Included within the control unit 12 are a microprocessor 34, random access memory 36, and read-only memory 38. Read-only memory 38 includes control program information, as well as master fonts and circle tables. Also included within the control unit are drivers 40 to drive the stepping motors 24 within the X-Y table 14, according to coil patterns supplied by the microprocessor 34. Included on the front panel of the control unit 24 are user switches 42 which permit the user to interrupt the control unit 12 and X-Y table 14 processing. Interface 51 receives the values of the front panel switches 42, and relays the values to the microprocessor 34.
Address decoder 33 receives address information from the intelligent terminal 10 to enable the specified interface circuits 32. Address decoder 35 receives address information from microprocessor 34 to provide selection signals to the various components in the control unit 12.
Programmable counter 37 receives programmed-count values from the microprocessor 34 and supplies outputs for several functions including stepper motor slewing control as described previously and engraving speed adjust. Programmable counter 37 is supplied with a clock signal from demultiplexer 39. Demultiplexer 39 is supplied with two clock signals, the system clock from microprocessor 34, and a user-controlled clock from timer circuit 41. A potentiometer 43 located on the front of the control unit permits the user to adjust the timer 41 frequency. The output of demultiplexer 39 is determined by a signal on line 45, from output latch 47.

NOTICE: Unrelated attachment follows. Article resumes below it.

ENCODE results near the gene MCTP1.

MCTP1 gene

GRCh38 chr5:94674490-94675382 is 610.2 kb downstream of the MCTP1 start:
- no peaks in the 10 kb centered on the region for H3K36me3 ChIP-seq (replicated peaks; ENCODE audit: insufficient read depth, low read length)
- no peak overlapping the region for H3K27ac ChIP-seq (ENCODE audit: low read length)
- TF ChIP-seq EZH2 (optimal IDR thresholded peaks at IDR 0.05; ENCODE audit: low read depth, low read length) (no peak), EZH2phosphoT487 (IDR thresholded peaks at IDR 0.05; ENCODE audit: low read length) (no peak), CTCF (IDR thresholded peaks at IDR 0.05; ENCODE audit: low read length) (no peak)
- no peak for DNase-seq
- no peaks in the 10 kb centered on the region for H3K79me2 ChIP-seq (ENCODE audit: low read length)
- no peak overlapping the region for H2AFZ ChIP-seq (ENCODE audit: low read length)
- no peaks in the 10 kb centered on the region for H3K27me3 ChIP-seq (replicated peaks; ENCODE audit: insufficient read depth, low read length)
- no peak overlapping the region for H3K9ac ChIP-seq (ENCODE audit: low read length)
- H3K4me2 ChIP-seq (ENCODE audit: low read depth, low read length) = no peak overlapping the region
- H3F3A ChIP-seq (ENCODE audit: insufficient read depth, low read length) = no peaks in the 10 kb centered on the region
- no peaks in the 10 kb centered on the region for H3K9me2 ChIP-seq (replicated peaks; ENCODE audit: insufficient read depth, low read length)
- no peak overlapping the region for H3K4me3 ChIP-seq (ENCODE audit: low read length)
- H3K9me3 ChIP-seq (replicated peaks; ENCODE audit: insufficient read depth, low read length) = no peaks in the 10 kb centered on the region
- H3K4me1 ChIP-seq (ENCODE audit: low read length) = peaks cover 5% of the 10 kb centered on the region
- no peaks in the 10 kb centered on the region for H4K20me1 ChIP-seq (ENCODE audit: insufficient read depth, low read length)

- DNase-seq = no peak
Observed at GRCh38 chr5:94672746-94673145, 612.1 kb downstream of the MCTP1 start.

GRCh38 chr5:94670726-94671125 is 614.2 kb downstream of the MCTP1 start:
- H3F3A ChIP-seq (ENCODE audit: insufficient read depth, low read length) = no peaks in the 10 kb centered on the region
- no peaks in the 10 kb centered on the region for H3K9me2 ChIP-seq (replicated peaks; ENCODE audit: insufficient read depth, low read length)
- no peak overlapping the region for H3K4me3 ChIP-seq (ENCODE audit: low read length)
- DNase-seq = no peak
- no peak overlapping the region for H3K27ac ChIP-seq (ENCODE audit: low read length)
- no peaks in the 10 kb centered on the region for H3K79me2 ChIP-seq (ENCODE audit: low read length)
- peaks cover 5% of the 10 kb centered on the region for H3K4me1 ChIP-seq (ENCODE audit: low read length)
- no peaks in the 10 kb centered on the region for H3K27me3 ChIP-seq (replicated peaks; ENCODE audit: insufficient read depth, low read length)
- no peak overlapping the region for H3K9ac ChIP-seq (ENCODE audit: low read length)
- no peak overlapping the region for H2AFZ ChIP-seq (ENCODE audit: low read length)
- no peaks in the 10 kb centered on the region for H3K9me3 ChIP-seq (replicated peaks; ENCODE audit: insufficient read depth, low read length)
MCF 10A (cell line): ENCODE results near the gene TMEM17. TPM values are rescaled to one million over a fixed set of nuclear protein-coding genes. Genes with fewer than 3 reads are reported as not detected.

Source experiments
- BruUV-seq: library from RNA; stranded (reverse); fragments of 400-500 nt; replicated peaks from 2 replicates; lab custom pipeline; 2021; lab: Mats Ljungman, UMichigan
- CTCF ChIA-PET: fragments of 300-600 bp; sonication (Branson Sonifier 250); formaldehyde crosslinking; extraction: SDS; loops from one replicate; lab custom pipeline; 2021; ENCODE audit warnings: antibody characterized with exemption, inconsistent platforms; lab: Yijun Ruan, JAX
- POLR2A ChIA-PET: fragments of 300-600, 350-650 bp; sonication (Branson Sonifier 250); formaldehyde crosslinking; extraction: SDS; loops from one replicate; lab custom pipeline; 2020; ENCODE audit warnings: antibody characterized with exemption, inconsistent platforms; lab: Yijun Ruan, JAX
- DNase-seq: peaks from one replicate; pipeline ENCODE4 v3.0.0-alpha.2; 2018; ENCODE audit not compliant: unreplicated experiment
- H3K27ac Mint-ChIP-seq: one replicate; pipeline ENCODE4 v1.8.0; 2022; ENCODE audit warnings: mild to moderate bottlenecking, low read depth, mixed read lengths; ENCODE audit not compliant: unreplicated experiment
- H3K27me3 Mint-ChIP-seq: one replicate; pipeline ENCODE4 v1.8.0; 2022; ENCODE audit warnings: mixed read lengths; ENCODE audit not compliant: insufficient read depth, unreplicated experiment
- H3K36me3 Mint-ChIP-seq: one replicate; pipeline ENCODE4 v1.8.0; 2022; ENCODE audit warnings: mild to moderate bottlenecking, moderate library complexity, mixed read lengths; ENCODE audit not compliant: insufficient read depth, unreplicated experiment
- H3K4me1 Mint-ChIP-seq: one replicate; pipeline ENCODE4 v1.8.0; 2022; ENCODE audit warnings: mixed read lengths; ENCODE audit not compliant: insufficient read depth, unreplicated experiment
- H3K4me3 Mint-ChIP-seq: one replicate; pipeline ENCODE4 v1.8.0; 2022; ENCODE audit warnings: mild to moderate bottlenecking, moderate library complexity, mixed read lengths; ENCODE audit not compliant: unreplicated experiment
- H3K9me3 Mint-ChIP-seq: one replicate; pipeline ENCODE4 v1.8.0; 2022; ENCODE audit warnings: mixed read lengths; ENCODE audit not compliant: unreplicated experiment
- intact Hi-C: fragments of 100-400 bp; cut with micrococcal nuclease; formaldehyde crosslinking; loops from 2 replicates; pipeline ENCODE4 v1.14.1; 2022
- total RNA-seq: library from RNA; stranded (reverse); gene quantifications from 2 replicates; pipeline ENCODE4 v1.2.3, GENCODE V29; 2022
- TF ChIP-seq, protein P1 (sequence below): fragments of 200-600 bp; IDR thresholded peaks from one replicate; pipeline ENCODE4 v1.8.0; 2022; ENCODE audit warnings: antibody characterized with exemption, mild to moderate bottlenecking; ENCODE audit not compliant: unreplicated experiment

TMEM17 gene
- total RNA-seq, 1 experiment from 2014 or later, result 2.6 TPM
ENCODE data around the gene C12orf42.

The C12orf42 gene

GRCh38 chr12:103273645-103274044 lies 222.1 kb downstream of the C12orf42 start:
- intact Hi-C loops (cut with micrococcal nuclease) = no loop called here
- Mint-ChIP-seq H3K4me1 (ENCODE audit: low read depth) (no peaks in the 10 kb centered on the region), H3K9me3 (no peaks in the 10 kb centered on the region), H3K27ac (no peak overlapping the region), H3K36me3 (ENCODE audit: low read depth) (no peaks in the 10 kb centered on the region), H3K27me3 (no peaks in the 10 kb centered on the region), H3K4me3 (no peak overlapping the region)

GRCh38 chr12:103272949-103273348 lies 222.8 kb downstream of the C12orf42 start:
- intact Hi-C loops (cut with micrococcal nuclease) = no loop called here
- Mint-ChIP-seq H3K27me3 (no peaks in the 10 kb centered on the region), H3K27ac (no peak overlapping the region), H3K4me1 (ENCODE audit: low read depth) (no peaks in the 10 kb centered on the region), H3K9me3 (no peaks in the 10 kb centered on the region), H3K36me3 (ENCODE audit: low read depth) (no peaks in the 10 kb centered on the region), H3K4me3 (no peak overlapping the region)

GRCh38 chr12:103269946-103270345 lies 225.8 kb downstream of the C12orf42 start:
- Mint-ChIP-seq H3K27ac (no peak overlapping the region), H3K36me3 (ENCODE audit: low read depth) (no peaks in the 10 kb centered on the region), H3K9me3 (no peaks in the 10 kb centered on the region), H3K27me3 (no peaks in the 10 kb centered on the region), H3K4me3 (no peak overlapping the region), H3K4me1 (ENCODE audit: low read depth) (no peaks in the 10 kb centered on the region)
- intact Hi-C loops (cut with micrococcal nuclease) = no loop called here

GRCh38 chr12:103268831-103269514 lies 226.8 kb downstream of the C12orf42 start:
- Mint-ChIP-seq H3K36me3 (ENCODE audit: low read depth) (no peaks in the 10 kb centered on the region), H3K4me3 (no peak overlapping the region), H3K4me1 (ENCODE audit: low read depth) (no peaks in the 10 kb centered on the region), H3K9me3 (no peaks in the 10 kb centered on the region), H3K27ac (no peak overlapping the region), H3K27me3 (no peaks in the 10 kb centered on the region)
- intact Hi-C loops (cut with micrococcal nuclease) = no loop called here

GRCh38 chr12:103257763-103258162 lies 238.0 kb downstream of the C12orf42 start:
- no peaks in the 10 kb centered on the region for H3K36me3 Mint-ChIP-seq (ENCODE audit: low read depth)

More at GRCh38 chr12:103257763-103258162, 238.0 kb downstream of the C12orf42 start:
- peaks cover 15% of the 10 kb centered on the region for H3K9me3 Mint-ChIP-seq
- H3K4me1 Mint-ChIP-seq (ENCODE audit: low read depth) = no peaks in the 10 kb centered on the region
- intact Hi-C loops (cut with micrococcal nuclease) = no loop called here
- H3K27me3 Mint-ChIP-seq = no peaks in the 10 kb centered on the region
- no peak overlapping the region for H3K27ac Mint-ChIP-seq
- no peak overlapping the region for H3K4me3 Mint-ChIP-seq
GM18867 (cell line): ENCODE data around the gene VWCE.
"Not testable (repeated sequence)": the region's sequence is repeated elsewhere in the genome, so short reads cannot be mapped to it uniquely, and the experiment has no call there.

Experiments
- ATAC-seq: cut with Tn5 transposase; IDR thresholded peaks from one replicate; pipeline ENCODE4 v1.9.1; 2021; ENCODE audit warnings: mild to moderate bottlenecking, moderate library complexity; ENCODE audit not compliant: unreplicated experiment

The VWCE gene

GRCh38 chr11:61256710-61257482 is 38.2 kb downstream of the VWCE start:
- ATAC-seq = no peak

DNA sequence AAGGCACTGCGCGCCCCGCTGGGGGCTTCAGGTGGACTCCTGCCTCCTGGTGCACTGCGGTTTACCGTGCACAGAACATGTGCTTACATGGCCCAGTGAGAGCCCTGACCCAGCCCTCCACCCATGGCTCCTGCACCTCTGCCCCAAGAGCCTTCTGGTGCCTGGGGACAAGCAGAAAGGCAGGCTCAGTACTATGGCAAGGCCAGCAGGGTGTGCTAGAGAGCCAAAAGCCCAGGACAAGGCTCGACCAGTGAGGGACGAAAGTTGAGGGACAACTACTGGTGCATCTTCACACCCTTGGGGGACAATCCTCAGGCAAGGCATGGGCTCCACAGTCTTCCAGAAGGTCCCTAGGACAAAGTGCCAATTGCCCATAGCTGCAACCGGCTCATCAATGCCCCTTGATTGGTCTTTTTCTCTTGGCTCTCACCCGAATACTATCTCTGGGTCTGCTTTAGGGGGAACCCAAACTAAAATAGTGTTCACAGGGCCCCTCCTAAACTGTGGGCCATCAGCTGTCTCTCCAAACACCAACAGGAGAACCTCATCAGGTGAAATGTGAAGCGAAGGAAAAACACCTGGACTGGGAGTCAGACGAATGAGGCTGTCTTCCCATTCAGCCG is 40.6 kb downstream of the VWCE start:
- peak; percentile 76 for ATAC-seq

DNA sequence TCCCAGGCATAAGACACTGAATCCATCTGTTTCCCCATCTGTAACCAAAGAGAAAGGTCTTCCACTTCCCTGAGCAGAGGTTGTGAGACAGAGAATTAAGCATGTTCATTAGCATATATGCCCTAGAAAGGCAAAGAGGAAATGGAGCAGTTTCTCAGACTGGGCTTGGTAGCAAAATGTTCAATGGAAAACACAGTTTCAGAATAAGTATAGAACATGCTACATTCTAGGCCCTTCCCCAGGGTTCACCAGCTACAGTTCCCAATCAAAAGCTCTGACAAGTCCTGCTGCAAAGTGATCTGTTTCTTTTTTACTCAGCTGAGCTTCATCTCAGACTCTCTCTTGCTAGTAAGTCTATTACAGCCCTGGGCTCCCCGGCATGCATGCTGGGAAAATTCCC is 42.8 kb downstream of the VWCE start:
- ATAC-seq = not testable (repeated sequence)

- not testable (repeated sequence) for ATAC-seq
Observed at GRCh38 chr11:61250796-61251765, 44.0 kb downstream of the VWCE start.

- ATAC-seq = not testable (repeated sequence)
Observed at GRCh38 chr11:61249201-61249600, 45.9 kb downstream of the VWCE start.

Output latch 47 receives up/down control data, and demultiplexer select commands from the microprocessor 34. Output latch 49 receives stepper motor coil signals from the microprocessor 34, which in turn are supplied to stepper motor drivers 40. The listing of the program which implements the control, position, and copy parameter processing, the font modification, and the coil pattern conversion steps of the method of the present invention, steps 244-248 is given in Appendix B. This listing is in ASSEMBLY language.
X-Y table 14 receives drive signals from the control unit 12 for controlling the X coordinate movement of the table 20, Y coordinate movement of the engraving tool 24, and the up-down motion of the engraving tool itself 44.